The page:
## How do you apply the Simplex Method to a minimization application?

The dual problem strategy works for standard minimization problems involving more variables or more constraints. Example 4 has two decision variables, but three constraints. This changes the sizes of the matrices involved, but not the process of applying the Simplex Method to the dual standard maximization problem.

### Example 4 Find the Minimum Cost

In Section 4.2, we found the cost C of contracting barrels of American ale from contract brewery 1 and barrels of America ale from contract brewery 2. The linear programming problem for this application is

Follow the parts a through c to solve this linear programming problem.

a. Rewrite this problem so that it is a standard minimization problem.

**Solution** The objective function must have the form *w* = *d*_{1} *y*_{1} + *d*_{2} *y*_{2} + … + *d _{n} y_{n}* where

*y*

_{1},

*y*

_{2}, … ,

*y*

_{n}are the decision variables, and

*d*

_{1},

*d*

_{2}, … ,

*d*are constants. In this case the decision variables are

_{n}*Q*

_{1}and

*Q*

_{2}, and

*C*is used instead of

*w*. A different name for the variable is acceptable as long as the terms on the right side each contain a constant times a variable.

The constraints must have the form *e*_{1} *y*_{1} + *e*_{2} *y*_{2} + … + e* _{n} y_{n }≥ f*, where

*e*

_{1},

*e*

_{2}, … ,

*e*

_{n }and

*f*are constants. The first constraint,

*Q*

_{1}+

*Q*

_{2}≥ 100, has the proper format, but with the decision variables

*Q*

_{1}and

*Q*

_{2}instead of

*y*

_{1}and

*y*

_{2}.

The second and third constraints must be modified to match the form *e*_{1} *y*_{1} + *e*_{2} *y*_{2} + … + e* _{n} y_{n }≥ f*. Subtract 0.25

*Q*

_{1}from both sides of the constraint

*Q*

_{2}≥ 0.25

*Q*

_{1}to yield

-0.25*Q*_{1} + *Q*_{2} ≥ 0

The third constraint is converted to the proper form by rearranging the inequality *Q*_{1} ≥ *Q*_{2}. Subtract *Q*_{2} from both sides to yield

*Q*_{1} – *Q*_{2} ≥ 0

These changes lead to a standard minimization problem,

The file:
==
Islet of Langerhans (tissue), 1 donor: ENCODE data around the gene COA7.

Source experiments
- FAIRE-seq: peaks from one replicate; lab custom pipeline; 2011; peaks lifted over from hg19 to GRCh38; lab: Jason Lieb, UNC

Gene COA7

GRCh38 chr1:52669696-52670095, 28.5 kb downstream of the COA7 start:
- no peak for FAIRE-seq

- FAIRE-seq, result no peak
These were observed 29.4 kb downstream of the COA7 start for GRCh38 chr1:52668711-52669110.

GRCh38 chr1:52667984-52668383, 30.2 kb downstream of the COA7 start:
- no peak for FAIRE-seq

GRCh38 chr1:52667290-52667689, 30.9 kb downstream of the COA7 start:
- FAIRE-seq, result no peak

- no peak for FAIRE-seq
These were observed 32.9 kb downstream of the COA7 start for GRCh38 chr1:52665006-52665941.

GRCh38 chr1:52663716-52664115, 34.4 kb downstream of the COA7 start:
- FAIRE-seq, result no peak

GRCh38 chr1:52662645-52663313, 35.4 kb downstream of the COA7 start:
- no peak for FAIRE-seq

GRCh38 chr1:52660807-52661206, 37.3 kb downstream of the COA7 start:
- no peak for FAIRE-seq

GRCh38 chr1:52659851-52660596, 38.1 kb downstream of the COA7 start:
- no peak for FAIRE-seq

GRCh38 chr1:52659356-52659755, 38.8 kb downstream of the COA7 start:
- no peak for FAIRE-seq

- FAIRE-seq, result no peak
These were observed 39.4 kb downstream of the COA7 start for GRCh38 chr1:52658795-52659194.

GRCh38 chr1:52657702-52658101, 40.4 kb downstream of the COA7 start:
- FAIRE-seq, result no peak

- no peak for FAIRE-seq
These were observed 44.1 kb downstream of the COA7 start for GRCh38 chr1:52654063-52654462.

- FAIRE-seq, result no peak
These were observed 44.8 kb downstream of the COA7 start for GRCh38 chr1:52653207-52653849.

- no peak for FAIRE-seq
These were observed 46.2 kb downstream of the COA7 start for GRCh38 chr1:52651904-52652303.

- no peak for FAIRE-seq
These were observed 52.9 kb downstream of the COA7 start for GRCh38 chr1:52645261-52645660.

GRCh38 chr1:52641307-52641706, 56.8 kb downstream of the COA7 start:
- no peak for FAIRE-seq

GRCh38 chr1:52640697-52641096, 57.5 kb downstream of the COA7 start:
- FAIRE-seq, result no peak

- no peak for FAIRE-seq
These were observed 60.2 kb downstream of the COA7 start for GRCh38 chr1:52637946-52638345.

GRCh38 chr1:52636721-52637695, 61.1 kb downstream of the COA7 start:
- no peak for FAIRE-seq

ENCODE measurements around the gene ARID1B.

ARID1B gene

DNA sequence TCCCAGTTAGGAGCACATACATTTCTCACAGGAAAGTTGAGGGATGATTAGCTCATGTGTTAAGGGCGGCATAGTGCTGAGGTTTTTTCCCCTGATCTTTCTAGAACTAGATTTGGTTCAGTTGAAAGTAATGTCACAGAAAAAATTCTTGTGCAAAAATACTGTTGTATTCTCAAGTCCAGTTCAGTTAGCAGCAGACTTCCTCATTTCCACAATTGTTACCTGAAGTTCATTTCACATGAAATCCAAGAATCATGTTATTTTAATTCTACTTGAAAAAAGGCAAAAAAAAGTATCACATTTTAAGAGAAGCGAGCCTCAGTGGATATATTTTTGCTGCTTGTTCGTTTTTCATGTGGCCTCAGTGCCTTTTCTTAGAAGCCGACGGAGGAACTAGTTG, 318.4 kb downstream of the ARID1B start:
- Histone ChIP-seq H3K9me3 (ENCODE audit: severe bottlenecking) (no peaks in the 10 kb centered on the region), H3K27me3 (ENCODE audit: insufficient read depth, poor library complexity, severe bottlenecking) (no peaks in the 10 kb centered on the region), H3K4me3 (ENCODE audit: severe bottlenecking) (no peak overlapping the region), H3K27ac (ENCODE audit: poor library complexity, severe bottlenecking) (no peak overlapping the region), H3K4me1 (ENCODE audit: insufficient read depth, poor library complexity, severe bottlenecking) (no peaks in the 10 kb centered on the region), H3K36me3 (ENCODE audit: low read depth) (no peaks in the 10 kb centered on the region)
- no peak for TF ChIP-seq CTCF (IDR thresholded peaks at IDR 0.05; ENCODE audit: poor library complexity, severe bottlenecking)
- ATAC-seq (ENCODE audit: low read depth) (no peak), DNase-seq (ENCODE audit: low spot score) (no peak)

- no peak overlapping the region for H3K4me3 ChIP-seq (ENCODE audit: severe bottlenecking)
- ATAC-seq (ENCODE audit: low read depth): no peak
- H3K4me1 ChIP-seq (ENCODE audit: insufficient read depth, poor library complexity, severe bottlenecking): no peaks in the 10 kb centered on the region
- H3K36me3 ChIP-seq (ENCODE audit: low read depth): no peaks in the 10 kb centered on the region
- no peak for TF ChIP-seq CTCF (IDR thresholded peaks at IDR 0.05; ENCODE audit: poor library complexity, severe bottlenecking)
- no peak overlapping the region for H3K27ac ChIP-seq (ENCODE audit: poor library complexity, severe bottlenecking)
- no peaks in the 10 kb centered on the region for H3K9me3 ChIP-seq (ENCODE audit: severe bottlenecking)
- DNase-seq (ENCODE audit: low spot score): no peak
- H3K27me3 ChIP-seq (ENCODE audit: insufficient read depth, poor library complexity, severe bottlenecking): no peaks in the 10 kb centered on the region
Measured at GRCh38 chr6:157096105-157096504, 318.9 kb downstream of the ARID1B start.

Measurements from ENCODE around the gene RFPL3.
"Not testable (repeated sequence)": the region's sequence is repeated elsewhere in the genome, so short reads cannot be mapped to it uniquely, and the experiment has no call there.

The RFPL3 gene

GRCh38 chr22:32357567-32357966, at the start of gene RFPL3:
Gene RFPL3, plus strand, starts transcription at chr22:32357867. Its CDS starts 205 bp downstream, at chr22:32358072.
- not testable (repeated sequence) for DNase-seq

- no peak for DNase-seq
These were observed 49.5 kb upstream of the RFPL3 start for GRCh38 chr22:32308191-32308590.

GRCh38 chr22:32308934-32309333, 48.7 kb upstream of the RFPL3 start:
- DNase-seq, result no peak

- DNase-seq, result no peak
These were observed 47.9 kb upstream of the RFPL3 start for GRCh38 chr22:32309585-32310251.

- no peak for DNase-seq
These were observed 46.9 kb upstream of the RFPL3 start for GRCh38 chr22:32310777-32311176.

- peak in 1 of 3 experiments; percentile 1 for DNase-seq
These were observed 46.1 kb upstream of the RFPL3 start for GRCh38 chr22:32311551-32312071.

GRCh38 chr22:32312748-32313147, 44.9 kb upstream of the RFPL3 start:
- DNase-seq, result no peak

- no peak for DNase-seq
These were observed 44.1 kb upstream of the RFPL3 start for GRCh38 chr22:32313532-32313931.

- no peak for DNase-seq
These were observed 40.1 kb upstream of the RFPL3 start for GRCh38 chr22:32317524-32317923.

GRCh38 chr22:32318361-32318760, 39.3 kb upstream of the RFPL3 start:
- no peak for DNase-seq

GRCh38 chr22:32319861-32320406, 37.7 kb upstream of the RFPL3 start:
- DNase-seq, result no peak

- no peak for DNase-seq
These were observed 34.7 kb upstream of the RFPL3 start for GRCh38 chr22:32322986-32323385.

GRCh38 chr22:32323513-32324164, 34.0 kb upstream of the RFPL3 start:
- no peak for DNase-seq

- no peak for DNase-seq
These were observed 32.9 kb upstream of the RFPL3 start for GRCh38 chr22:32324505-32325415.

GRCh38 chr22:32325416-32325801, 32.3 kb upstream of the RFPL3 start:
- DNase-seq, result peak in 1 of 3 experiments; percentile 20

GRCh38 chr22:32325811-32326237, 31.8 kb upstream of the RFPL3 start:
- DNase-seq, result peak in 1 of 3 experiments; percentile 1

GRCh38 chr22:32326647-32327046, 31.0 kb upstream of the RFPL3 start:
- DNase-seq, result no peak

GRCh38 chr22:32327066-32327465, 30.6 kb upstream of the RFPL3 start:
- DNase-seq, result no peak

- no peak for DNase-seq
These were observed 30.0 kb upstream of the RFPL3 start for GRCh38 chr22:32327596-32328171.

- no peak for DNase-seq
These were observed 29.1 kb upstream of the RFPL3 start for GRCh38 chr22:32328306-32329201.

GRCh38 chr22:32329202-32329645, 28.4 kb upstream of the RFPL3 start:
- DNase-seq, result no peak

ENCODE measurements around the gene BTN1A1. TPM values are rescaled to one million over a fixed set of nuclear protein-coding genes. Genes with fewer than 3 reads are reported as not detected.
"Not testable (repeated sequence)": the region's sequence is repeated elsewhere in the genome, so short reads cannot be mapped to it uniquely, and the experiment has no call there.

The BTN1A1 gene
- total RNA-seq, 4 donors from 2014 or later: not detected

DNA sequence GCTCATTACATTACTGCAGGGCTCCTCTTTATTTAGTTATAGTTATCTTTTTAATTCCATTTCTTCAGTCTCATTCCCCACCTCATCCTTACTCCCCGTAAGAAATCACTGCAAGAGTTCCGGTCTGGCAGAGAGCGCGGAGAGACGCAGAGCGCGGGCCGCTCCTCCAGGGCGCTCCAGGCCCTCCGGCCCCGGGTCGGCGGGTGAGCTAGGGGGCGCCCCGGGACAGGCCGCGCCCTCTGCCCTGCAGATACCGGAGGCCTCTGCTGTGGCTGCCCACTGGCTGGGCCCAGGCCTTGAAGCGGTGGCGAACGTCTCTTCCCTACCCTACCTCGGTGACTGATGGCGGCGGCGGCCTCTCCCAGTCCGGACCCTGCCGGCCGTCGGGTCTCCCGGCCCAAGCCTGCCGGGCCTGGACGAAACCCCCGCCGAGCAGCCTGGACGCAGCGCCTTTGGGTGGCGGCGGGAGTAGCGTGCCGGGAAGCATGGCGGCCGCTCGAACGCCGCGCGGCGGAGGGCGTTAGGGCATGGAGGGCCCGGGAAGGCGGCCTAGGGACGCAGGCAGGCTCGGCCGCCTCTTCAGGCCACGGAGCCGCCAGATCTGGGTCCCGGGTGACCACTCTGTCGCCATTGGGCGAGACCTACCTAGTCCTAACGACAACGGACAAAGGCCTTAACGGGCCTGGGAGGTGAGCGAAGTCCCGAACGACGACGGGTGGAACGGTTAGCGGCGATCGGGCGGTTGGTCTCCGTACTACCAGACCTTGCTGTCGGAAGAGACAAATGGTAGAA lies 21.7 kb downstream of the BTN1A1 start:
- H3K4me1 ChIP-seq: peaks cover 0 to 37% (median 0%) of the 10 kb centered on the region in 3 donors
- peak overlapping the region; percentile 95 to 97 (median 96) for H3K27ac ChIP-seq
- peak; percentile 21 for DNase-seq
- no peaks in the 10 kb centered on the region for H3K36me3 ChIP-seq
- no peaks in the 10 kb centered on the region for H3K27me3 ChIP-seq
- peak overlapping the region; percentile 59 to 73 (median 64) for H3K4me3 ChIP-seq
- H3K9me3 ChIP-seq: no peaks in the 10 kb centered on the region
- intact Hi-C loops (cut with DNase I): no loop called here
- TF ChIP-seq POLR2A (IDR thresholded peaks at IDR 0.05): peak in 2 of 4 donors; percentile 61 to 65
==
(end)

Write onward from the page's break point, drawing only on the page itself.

b. Find the dual problem for the standard minimization problem.

**Solution** The dual maximization problem is found by forming a matrix from the constraints and objective function. The coefficients and constants in the constraints compose the first three rows. The coefficients from the objective function are placed the fourth row of the matrix.

The dual maximization problem’s coefficients and constant are found by switching the rows and columns of the matrix

We’ll use the decision variables *x*_{1}, *x*_{2}, and *x*_{3} and write the corresponding dual maximization problem,

c. Apply the Simplex Method to the dual problem to find the solution to the standard minimization problem.

**Solution** The standard minimization problem is solved by applying the Simplex Method to the dual maximization problem. The first step is to write out the system of equations we’ll work with including the slack variables:

This system of equations corresponds to the initial simplex tableau

The only negative number in the indicator row is -10,000, so the pivot column is the first column. We choose the pivot row by forming quotients from the last column and the pivot column:

The smallest quotient is 100 so the first row is the pivot row.

Conveniently, the pivot is already a 1 and we can use row operations to change the rest of the column to zeros.

The new matrix still has a negative number in the indicator row, so we must choose a new pivot. The second column is the pivot column. The second row is the pivot row since it contains the only admissible quotient, ^{25}/_{1.25}.

The pivot, 1.25, is changed to a 1 by multiplying the second row by ^{1}/_{1.25}:

With a 1 in the pivot, we can use row operations to put zeros in the rest of the pivot column. Multiply the pivot row by 0.25 and add it to the first row to put a zero at the top of the pivot column. Multiply the pivot row by 2500 and add it to the third row to put a zero at the bottom of the pivot row:

No entry in the indicator row is negative, so we know that this tableau corresponds to the solution. The solution to the minimization problem lies in the indicator row in the columns corresponding to the slack variables,

The lowest cost is $1,050,000 and occurs when (*Q*_{1}, *Q*_{2}) = (8000, 2000). This means the lowest cost occurs when 8000 barrels are contracted from brewery 1 and 2000 barrels are contracted from brewery 2.